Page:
Credit and store cards are a form of borrowing. There are certain situations where they can be useful – for instance, credit cards sometimes offer you extra protection when buying goods – but like any other form of borrowing they should be treated with caution and before you spend any money you need to be sure you will be able to pay it back when you need to.
Buying on credit also includes arrangements such as hire purchase and ‘buy now pay later’ credit deals. These can seem a tempting option, particularly when you don’t have the money available to pay for what you need up front. Again, you do need to think about the long term costs of this sort of borrowing.
You can apply for a credit card from your bank and other providers. They will run a credit check on you to help them decide whether to offer you a card and what your credit limit should be, if you have had debt problems in the past you may find it difficult to get a credit card.
Credit cards can be useful in many ways. One of the reasons of looking into getting a card is the added protection they can provide. When you make a purchase costing between £100-£30,000 using your card, the card company as well as the person you are buying from is held responsible if anything goes wrong, and you may be able to get your money back from the card company under certain circumstances. This can be useful if, for example, the company you were buying from has shut down. There are exceptions to this – check the details with your card supplier first to make sure you will definitely be covered.
It’s really important that you keep track of whatever you spend on your credit card as you will have to pay it all off at the end of the month to avoid being charged interest. The card company will normally only insist that you make a ‘minimum repayment’ on what you owe but in practice it’s a good idea to pay more than this. You will continue to be charged interest on anything you don’t pay off and it may take you a very long time to clear the balance if you only ever make the minimum repayment, making this a very expensive method of borrowing. Some companies also charge you just for having the card – beware of this when signing up.
The rate of interest you will have to pay on any outstanding balance will vary depending on which credit card you have so it’s worth shopping around before you make your final choice. Some may offer an introductory rate which could be as low as 0%, but then go up to a higher rate after you’ve had the card a while. If you decide to get a card with a deal like this attached, make sure you know when the rate will increase so you can switch your borrowing to a different card. This is called a balance transfer and you may incur a fee – check with your card issuer.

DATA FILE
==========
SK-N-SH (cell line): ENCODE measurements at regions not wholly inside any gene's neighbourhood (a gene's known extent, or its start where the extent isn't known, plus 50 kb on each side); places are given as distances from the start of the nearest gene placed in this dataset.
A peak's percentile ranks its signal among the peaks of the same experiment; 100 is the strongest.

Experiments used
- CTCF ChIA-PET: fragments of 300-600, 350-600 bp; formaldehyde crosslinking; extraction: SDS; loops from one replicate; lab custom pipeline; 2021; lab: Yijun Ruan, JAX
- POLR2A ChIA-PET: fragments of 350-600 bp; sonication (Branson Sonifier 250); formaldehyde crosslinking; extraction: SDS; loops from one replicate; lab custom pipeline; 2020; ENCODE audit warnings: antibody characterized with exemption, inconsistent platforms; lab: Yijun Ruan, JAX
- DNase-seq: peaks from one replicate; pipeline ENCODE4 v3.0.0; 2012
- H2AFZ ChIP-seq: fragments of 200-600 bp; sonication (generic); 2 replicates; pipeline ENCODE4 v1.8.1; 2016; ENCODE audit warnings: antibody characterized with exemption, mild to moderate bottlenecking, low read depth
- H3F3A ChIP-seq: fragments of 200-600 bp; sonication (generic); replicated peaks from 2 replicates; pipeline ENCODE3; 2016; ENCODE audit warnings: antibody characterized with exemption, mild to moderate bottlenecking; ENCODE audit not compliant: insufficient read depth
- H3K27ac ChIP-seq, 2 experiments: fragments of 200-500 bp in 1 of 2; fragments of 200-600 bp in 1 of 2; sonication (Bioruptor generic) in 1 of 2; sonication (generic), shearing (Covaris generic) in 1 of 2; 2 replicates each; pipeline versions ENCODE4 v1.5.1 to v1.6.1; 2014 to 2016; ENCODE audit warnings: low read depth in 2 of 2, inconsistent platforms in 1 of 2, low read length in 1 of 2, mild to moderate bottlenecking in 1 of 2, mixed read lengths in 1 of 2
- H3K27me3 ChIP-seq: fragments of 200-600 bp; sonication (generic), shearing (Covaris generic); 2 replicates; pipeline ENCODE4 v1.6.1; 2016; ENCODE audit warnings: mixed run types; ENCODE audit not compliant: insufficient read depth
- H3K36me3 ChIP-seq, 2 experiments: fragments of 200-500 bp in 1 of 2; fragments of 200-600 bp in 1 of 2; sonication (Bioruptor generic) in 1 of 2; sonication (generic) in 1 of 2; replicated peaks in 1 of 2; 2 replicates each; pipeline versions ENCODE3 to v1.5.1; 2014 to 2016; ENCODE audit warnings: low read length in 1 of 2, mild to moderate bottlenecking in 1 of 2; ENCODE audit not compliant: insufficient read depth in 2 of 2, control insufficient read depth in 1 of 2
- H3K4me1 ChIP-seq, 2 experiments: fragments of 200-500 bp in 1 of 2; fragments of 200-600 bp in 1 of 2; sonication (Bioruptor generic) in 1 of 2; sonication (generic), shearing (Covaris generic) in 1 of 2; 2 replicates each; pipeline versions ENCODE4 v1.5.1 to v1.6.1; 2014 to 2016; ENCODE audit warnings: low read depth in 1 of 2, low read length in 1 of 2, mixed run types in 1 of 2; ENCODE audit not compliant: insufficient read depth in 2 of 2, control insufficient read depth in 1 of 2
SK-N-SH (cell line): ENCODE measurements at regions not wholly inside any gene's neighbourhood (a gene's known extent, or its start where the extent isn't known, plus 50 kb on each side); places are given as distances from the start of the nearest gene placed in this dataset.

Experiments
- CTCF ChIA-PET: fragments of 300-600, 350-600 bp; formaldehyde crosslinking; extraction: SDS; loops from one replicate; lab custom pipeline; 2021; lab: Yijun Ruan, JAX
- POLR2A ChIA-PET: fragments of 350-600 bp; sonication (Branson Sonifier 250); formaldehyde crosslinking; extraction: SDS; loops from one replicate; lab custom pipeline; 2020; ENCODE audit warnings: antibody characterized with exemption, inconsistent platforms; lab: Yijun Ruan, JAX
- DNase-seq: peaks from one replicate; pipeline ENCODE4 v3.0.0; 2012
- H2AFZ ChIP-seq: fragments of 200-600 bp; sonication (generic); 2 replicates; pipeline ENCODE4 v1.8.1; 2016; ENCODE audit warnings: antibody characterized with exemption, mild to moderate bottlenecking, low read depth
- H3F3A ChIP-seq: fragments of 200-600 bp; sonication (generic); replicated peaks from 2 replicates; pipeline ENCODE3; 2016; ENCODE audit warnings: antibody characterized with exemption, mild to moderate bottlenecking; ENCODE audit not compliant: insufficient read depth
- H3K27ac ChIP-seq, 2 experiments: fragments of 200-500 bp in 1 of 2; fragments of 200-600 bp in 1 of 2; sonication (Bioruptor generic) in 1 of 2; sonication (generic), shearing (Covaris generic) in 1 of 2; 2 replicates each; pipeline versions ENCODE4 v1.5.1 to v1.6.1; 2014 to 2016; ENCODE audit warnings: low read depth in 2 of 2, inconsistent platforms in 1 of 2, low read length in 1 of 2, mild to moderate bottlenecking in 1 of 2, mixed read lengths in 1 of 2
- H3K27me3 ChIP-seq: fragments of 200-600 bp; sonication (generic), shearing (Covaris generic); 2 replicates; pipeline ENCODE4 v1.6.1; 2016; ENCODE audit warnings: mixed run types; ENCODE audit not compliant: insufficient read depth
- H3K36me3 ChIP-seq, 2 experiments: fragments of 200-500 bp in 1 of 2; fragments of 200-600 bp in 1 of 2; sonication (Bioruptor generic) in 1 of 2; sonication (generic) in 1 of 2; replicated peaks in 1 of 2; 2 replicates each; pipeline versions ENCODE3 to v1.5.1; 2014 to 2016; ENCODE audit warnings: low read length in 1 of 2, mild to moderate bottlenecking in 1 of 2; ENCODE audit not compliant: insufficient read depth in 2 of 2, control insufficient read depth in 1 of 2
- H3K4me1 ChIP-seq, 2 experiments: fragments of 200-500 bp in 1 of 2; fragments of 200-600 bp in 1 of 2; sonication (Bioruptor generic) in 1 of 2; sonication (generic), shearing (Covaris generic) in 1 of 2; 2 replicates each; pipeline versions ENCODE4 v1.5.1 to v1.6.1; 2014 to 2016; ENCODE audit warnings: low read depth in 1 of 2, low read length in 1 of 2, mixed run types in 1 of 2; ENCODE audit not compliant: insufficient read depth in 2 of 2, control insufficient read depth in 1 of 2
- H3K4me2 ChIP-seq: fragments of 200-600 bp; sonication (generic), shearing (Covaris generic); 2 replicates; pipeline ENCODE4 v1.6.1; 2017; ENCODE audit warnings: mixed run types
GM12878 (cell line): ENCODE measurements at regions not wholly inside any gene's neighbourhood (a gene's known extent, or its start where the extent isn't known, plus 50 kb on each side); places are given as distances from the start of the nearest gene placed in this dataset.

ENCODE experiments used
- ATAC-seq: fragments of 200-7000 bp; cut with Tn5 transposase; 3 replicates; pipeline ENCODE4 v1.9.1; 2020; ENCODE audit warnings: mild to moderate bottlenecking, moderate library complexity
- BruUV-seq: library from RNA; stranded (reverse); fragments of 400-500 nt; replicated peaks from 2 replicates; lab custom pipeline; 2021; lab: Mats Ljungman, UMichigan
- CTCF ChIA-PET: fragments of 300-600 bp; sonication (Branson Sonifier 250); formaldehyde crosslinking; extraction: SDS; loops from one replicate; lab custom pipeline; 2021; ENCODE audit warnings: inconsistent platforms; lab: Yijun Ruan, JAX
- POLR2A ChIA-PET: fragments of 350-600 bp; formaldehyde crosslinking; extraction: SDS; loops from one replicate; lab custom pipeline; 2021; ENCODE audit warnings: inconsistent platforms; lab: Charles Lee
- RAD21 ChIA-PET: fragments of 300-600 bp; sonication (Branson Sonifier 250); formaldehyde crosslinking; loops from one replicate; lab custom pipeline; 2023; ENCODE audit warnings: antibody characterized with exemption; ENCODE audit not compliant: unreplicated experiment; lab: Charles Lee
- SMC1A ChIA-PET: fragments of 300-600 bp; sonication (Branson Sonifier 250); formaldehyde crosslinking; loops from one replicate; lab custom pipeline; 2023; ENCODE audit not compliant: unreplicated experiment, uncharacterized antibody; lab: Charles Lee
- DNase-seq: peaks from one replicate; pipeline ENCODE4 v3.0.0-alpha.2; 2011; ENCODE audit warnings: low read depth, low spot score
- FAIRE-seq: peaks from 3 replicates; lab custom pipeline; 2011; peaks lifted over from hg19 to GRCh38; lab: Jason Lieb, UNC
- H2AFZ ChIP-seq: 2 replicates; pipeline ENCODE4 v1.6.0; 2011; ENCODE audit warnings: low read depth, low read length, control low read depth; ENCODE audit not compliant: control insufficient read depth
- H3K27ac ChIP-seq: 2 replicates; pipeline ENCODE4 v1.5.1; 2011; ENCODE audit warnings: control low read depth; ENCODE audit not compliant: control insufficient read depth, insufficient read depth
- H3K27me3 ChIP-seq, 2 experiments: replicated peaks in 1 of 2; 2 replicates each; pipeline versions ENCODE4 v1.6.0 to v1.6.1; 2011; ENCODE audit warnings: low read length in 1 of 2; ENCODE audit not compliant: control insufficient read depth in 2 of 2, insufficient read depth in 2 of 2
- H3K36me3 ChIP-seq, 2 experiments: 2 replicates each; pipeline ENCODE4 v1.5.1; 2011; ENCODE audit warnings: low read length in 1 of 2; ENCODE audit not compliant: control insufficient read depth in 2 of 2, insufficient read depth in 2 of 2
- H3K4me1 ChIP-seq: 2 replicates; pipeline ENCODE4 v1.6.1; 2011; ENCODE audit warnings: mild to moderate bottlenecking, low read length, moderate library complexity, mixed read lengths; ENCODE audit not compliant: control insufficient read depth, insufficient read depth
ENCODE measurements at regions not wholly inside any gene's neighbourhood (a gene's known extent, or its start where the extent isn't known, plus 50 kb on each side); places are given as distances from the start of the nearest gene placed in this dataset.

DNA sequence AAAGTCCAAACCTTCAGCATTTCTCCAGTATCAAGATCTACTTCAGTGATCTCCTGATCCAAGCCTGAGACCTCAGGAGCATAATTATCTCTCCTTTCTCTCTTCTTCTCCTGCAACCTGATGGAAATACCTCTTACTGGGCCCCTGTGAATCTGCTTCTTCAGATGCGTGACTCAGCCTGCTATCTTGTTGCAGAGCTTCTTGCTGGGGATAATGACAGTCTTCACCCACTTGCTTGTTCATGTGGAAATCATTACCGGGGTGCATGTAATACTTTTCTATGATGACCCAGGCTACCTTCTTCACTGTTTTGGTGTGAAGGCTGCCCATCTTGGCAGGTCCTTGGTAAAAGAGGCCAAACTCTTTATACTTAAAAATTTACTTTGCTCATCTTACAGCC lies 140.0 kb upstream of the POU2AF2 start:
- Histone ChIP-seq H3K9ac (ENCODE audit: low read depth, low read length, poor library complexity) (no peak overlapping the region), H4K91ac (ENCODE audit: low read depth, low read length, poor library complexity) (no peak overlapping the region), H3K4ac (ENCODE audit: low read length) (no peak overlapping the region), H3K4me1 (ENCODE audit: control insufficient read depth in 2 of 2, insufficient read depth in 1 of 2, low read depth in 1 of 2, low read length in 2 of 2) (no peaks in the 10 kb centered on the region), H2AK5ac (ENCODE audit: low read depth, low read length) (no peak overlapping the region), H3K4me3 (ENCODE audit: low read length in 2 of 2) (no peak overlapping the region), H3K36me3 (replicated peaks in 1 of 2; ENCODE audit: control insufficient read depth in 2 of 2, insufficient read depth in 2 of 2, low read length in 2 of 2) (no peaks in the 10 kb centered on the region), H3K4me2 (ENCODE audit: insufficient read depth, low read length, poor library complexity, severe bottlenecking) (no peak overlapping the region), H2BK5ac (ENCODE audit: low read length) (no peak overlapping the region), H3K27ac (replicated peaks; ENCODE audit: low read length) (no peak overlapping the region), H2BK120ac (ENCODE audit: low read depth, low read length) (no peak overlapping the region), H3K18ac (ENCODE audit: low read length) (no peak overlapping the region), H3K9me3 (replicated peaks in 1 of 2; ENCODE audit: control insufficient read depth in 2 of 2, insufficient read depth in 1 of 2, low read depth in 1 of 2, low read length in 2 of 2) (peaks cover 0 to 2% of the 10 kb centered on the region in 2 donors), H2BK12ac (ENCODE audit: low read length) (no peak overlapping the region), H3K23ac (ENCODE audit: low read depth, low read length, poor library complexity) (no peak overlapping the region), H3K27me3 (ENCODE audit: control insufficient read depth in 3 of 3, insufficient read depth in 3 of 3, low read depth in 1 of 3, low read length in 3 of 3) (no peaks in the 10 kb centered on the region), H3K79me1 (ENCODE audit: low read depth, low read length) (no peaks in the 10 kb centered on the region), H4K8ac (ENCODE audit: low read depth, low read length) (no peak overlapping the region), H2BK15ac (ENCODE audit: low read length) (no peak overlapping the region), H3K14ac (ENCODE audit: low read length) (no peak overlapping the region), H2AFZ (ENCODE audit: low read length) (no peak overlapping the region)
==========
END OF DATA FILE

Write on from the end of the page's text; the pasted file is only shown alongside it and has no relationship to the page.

Your credit card may offer other features such as allowing you to withdraw money from a cash machine, again you will usually have to pay a fee and will often have to pay interest on the money from the moment you withdraw it. This may be a higher rate of interest than you have to pay on usual purchases. Taking all this into account, withdrawing cash using your card can be a very expensive way to use it, and is generally best avoided.
These are different to credit cards – they are offered by shops in the high street rather than banks, and you can usually only use them in that shop and others which are part of the same chain. Other features are similar to credit cards – you will have to undergo a credit check before you are given a store card and you must pay off the balance at the end of the month to avoid paying interest. Store cards offer introductory discounts when you sign up, so might be worth using them for a big purchase, as long as you can afford to pay off the balance straight away.
Buying on hire purchase usually means you can take the item away with you immediately and then pay for it in small amounts either weekly or monthly over a set period. It can be easier to get credit this way than if you go through a bank or other credit provider.
It’s also worth remembering that you will not actually own the goods until you’ve paid off the full amount, and so you will be liable for any damage that may be caused to them while in your possession. You may also have to pay an added fee in order to eventually own the goods, on top of the payments you have already made. This can be a lot, so it’s worth checking to see where you stand before you sign up.
As with any financial product, you should shop around before you buy and make sure you read the small print. Some contracts state that if you break the agreement you will be liable for an excessive charge, or if you miss a payment you are at risk of losing the goods but will still be liable for the full amount you owe the lender. Make sure you find out whether you will have to pay any extra at the end of your agreement in order to own the goods, what happens if you miss a payment and what your cancellation rights are.
You may be offered insurance with your hire purchase agreement. Think about whether you really need this and if you could get a better deal elsewhere.
Buying on credit from a catalogue can allow you to have items delivered to your door and spread the cost over several weeks or months. Some catalogues allow you to do this interest-free, always check what happens if you miss a payment as charges may be enforced. For those that do charge interest, check the APR they offer – this might be quite high compared to loan or credit card rates which makes this an expensive way to borrow money. The price you pay for catalogue goods will usually be higher than you pay for the same goods from a high street store. Catalogues can be convenient, but they are generally an expensive way to shop.